An RSI value of above 70 shows that the asset is overbought and may be ready for a bear run. Traders may consider going short when this occurs. An RSI of below 30 signals that the asset is oversold and that bears may be ready to enter the market. This is a signal to go long.
Moving Average Convergence Divergence (MACD) is another common momentum indicator that shows the difference between two exponential moving average (EMA) lines – the 26 EMA and 12 EMA. The 9 EMA is the signal or the reference line.
When the MACD line crosses the signal line from below, traders typically consider this a buy signal. A sell signal is when the MACD line crosses the signal line from above.
Volume plays a crucial role in driving the markets and holding up a trend. Novice traders tend to ignore this, which can prove to be a mistake. Volume indicators are early notifiers of price action reversal or continuation. Volume is a driving factor for prices because it indicates how aggressively bears or bulls are operating in the market. The stronger the price action in a particular direction, the greater the chances of the market continuing to move in that direction.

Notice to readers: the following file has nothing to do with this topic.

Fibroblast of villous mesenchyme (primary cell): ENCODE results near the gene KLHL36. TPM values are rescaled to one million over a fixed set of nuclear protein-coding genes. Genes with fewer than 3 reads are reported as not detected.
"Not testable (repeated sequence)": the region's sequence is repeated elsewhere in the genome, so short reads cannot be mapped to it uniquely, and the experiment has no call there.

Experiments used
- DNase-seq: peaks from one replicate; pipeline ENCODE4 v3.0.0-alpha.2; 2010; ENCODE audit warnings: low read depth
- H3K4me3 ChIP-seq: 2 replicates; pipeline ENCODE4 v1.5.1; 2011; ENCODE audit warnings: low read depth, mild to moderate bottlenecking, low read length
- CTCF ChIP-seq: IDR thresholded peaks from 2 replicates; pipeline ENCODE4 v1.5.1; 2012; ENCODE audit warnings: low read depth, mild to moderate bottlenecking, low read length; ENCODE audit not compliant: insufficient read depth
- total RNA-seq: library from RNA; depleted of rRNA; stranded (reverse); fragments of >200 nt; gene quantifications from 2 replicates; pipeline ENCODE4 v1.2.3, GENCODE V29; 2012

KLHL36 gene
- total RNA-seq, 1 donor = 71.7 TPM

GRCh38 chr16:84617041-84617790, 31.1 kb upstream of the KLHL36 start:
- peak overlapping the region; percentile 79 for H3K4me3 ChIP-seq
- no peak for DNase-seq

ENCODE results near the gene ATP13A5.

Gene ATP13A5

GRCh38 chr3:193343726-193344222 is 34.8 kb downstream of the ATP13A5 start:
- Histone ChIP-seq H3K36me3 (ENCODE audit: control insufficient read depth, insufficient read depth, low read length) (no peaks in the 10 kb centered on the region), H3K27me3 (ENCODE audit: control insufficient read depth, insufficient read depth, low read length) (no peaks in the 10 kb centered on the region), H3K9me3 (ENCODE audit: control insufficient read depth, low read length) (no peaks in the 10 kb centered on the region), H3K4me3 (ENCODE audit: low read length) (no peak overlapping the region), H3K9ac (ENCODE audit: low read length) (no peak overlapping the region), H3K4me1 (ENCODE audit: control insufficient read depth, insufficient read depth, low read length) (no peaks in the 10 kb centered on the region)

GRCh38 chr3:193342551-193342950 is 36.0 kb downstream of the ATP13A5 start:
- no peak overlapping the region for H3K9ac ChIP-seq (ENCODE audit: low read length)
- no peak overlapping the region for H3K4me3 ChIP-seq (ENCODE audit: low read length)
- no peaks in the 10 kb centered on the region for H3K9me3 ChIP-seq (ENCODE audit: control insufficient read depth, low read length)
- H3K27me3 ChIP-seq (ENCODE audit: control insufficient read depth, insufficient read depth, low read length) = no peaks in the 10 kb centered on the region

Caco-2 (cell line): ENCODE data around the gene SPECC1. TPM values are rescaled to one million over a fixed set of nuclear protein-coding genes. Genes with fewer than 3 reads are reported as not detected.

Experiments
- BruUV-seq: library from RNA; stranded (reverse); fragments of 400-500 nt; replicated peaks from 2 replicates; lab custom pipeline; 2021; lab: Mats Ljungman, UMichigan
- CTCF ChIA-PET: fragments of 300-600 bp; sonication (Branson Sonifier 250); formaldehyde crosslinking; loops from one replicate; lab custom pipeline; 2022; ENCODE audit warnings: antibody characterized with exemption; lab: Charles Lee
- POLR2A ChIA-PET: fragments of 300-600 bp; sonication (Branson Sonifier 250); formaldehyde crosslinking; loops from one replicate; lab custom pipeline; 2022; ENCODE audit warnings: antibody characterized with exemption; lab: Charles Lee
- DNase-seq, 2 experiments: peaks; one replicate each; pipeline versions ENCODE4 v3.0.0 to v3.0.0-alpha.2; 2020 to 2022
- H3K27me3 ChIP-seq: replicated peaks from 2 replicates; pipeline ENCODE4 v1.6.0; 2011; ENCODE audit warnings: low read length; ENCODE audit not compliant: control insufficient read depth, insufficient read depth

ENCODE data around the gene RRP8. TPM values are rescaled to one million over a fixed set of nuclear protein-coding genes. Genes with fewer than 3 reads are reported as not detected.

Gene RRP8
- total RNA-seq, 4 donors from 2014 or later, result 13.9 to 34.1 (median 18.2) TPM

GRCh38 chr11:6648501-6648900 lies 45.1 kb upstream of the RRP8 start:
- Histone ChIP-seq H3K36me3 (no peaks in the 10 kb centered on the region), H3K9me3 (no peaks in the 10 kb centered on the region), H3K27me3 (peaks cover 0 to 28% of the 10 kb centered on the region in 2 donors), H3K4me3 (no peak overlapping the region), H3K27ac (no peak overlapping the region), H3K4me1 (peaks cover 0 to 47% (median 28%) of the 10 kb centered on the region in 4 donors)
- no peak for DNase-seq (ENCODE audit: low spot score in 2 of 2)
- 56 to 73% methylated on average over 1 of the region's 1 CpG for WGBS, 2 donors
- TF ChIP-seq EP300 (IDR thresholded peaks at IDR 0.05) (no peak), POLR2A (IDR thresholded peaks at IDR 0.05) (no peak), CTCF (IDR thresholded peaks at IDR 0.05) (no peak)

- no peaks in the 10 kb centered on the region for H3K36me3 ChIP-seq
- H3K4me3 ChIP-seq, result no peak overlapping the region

On-Balance Volume (OBV) is a popular indicator that tracks absolute volume change. A change in the OBV that is higher than the change in an asset’s price in a given period signals a sharp upside or downside in the near future. What matters more than the actual value of the indicator, is whether it is positive or negative. This indicates whether there is buying or selling pressure in the market.
Locate a trend reversal when the price peaks or troughs do not agree with the OBV peaks or troughs. If the price is making lower troughs and OBV is making higher troughs (positive divergence), the downward trend is likely to fail. Conversely, if the price continues to higher peaks while the OBV makes lower peaks (negative divergence), the uptrend could soon reverse.